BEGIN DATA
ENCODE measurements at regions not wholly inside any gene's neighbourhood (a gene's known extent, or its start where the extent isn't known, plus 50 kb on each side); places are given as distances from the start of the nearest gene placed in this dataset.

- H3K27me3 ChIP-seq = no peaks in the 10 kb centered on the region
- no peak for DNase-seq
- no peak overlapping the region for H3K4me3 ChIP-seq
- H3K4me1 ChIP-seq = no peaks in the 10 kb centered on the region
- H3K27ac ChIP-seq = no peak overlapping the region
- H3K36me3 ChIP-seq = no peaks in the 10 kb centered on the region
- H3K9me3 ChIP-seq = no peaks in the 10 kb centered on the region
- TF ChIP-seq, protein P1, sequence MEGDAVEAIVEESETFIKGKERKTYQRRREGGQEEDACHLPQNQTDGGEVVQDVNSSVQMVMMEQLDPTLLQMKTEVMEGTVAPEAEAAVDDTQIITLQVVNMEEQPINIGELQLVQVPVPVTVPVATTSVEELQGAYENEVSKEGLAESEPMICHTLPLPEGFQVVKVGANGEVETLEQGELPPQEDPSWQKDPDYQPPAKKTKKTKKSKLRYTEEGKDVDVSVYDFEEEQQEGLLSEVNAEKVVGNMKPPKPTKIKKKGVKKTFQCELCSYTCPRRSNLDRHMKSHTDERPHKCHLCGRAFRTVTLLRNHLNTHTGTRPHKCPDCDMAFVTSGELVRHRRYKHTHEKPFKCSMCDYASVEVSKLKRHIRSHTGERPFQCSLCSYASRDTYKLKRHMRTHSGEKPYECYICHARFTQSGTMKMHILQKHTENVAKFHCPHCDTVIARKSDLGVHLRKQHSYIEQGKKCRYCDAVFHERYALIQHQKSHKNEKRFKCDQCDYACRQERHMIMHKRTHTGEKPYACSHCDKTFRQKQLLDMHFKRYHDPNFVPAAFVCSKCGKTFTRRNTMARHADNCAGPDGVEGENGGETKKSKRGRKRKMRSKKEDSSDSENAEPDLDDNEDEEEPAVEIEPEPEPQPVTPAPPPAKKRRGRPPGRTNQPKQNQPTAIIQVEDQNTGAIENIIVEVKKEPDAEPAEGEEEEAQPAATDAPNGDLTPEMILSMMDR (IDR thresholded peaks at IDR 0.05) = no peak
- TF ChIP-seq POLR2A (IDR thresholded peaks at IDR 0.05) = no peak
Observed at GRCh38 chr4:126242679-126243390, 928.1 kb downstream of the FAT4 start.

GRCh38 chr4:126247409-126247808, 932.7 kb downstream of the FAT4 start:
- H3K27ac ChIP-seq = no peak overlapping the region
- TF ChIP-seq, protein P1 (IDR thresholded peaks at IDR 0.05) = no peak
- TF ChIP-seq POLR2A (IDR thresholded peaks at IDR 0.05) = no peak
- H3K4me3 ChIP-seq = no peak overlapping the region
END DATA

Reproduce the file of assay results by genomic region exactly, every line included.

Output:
ENCODE measurements at regions not wholly inside any gene's neighbourhood (a gene's known extent, or its start where the extent isn't known, plus 50 kb on each side); places are given as distances from the start of the nearest gene placed in this dataset.

- H3K27me3 ChIP-seq = no peaks in the 10 kb centered on the region
- no peak for DNase-seq
- no peak overlapping the region for H3K4me3 ChIP-seq
- H3K4me1 ChIP-seq = no peaks in the 10 kb centered on the region
- H3K27ac ChIP-seq = no peak overlapping the region
- H3K36me3 ChIP-seq = no peaks in the 10 kb centered on the region
- H3K9me3 ChIP-seq = no peaks in the 10 kb centered on the region
- TF ChIP-seq, protein P1, sequence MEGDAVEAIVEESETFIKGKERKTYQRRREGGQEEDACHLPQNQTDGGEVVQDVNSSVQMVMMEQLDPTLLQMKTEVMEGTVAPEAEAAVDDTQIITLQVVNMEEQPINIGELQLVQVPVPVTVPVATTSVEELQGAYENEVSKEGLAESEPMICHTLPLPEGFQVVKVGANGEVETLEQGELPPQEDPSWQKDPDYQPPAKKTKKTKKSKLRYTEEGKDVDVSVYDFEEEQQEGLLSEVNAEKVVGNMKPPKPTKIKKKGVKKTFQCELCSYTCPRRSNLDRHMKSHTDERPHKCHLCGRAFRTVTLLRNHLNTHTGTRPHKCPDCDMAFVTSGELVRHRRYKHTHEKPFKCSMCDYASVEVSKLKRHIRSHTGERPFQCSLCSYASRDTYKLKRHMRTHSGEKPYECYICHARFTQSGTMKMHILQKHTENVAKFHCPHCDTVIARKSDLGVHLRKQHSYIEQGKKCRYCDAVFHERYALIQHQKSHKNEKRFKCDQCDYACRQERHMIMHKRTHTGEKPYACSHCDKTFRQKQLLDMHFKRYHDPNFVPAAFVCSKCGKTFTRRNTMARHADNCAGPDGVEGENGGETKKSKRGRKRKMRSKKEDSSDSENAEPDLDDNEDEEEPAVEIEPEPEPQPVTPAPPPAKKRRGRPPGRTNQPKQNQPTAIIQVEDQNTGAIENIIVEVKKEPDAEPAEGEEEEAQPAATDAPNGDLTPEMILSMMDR (IDR thresholded peaks at IDR 0.05) = no peak
- TF ChIP-seq POLR2A (IDR thresholded peaks at IDR 0.05) = no peak
Observed at GRCh38 chr4:126242679-126243390, 928.1 kb downstream of the FAT4 start.

GRCh38 chr4:126247409-126247808, 932.7 kb downstream of the FAT4 start:
- H3K27ac ChIP-seq = no peak overlapping the region
- TF ChIP-seq, protein P1 (IDR thresholded peaks at IDR 0.05) = no peak
- TF ChIP-seq POLR2A (IDR thresholded peaks at IDR 0.05) = no peak
- H3K4me3 ChIP-seq = no peak overlapping the region